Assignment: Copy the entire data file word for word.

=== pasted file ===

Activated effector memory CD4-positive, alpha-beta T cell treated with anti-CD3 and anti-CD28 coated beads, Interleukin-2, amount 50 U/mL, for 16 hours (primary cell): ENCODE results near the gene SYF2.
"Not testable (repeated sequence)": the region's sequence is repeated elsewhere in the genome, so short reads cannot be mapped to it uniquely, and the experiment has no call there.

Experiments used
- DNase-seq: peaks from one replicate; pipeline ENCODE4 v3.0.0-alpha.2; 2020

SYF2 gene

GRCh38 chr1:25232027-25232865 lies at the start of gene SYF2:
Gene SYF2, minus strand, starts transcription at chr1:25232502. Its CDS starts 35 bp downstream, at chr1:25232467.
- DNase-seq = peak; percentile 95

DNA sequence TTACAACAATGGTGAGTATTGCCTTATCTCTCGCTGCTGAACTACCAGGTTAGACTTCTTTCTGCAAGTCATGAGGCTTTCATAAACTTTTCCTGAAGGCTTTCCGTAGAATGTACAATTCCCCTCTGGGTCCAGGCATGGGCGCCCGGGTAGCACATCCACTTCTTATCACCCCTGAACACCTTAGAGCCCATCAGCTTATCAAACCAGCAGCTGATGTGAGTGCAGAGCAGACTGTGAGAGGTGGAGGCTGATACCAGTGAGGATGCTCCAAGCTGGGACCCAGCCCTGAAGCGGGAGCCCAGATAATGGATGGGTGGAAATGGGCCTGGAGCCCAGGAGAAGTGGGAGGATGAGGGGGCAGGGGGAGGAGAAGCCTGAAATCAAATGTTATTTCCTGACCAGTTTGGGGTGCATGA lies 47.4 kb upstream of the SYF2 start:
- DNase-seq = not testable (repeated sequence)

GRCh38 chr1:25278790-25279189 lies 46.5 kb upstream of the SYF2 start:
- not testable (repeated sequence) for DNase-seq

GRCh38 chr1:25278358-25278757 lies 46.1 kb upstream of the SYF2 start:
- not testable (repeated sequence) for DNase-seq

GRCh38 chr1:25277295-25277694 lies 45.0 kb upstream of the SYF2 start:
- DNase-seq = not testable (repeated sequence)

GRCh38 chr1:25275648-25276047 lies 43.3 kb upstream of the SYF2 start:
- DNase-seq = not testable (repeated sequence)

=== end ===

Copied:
Activated effector memory CD4-positive, alpha-beta T cell treated with anti-CD3 and anti-CD28 coated beads, Interleukin-2, amount 50 U/mL, for 16 hours (primary cell): ENCODE results near the gene SYF2.
"Not testable (repeated sequence)": the region's sequence is repeated elsewhere in the genome, so short reads cannot be mapped to it uniquely, and the experiment has no call there.

Experiments used
- DNase-seq: peaks from one replicate; pipeline ENCODE4 v3.0.0-alpha.2; 2020

SYF2 gene

GRCh38 chr1:25232027-25232865 lies at the start of gene SYF2:
Gene SYF2, minus strand, starts transcription at chr1:25232502. Its CDS starts 35 bp downstream, at chr1:25232467.
- DNase-seq = peak; percentile 95

DNA sequence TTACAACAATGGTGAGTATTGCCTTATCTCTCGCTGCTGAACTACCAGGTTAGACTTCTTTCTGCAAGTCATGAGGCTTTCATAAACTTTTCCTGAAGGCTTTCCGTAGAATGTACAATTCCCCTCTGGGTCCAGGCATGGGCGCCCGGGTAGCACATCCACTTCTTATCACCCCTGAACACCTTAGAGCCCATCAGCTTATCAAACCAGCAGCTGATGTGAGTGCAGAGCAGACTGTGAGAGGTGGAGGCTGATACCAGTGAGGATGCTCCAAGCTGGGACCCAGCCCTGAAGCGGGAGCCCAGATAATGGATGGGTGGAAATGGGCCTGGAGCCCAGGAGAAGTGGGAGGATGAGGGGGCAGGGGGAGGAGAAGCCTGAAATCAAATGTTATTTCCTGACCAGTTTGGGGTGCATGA lies 47.4 kb upstream of the SYF2 start:
- DNase-seq = not testable (repeated sequence)

GRCh38 chr1:25278790-25279189 lies 46.5 kb upstream of the SYF2 start:
- not testable (repeated sequence) for DNase-seq

GRCh38 chr1:25278358-25278757 lies 46.1 kb upstream of the SYF2 start:
- not testable (repeated sequence) for DNase-seq

GRCh38 chr1:25277295-25277694 lies 45.0 kb upstream of the SYF2 start:
- DNase-seq = not testable (repeated sequence)

GRCh38 chr1:25275648-25276047 lies 43.3 kb upstream of the SYF2 start:
- DNase-seq = not testable (repeated sequence)